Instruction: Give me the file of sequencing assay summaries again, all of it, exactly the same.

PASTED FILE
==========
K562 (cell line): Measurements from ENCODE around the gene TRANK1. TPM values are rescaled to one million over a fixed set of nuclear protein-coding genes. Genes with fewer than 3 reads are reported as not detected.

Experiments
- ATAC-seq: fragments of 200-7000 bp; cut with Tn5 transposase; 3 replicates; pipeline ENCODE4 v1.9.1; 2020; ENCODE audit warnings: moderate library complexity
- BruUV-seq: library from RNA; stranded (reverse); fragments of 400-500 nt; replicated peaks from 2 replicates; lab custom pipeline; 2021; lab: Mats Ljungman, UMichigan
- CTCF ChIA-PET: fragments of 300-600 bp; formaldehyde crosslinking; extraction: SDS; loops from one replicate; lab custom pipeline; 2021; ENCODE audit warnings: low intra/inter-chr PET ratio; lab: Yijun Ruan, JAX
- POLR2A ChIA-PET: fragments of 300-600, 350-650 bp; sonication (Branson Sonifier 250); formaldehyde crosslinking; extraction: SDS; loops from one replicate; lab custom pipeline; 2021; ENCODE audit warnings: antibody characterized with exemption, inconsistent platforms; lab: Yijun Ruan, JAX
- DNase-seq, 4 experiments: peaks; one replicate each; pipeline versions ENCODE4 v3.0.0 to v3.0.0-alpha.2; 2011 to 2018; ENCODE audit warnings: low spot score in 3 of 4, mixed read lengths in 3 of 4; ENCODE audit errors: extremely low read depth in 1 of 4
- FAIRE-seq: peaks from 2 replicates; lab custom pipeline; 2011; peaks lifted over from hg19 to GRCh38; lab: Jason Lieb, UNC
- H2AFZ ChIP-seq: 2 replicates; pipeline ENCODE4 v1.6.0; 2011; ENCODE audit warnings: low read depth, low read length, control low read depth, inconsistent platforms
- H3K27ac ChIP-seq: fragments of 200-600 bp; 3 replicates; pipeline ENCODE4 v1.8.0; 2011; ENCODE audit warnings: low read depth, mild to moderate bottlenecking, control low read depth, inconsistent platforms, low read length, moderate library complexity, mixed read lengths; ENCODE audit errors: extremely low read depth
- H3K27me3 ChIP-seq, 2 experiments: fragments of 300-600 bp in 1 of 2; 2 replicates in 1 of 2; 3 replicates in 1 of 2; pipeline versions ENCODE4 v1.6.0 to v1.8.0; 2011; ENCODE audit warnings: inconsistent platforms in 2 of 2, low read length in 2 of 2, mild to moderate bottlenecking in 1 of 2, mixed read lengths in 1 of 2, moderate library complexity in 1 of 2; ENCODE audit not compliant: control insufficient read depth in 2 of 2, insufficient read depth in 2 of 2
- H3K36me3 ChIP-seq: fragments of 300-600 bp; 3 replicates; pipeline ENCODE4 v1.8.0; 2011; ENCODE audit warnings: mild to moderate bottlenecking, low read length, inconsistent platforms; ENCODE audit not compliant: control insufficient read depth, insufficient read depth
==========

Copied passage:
K562 (cell line): Measurements from ENCODE around the gene TRANK1. TPM values are rescaled to one million over a fixed set of nuclear protein-coding genes. Genes with fewer than 3 reads are reported as not detected.

Experiments
- ATAC-seq: fragments of 200-7000 bp; cut with Tn5 transposase; 3 replicates; pipeline ENCODE4 v1.9.1; 2020; ENCODE audit warnings: moderate library complexity
- BruUV-seq: library from RNA; stranded (reverse); fragments of 400-500 nt; replicated peaks from 2 replicates; lab custom pipeline; 2021; lab: Mats Ljungman, UMichigan
- CTCF ChIA-PET: fragments of 300-600 bp; formaldehyde crosslinking; extraction: SDS; loops from one replicate; lab custom pipeline; 2021; ENCODE audit warnings: low intra/inter-chr PET ratio; lab: Yijun Ruan, JAX
- POLR2A ChIA-PET: fragments of 300-600, 350-650 bp; sonication (Branson Sonifier 250); formaldehyde crosslinking; extraction: SDS; loops from one replicate; lab custom pipeline; 2021; ENCODE audit warnings: antibody characterized with exemption, inconsistent platforms; lab: Yijun Ruan, JAX
- DNase-seq, 4 experiments: peaks; one replicate each; pipeline versions ENCODE4 v3.0.0 to v3.0.0-alpha.2; 2011 to 2018; ENCODE audit warnings: low spot score in 3 of 4, mixed read lengths in 3 of 4; ENCODE audit errors: extremely low read depth in 1 of 4
- FAIRE-seq: peaks from 2 replicates; lab custom pipeline; 2011; peaks lifted over from hg19 to GRCh38; lab: Jason Lieb, UNC
- H2AFZ ChIP-seq: 2 replicates; pipeline ENCODE4 v1.6.0; 2011; ENCODE audit warnings: low read depth, low read length, control low read depth, inconsistent platforms
- H3K27ac ChIP-seq: fragments of 200-600 bp; 3 replicates; pipeline ENCODE4 v1.8.0; 2011; ENCODE audit warnings: low read depth, mild to moderate bottlenecking, control low read depth, inconsistent platforms, low read length, moderate library complexity, mixed read lengths; ENCODE audit errors: extremely low read depth
- H3K27me3 ChIP-seq, 2 experiments: fragments of 300-600 bp in 1 of 2; 2 replicates in 1 of 2; 3 replicates in 1 of 2; pipeline versions ENCODE4 v1.6.0 to v1.8.0; 2011; ENCODE audit warnings: inconsistent platforms in 2 of 2, low read length in 2 of 2, mild to moderate bottlenecking in 1 of 2, mixed read lengths in 1 of 2, moderate library complexity in 1 of 2; ENCODE audit not compliant: control insufficient read depth in 2 of 2, insufficient read depth in 2 of 2
- H3K36me3 ChIP-seq: fragments of 300-600 bp; 3 replicates; pipeline ENCODE4 v1.8.0; 2011; ENCODE audit warnings: mild to moderate bottlenecking, low read length, inconsistent platforms; ENCODE audit not compliant: control insufficient read depth, insufficient read depth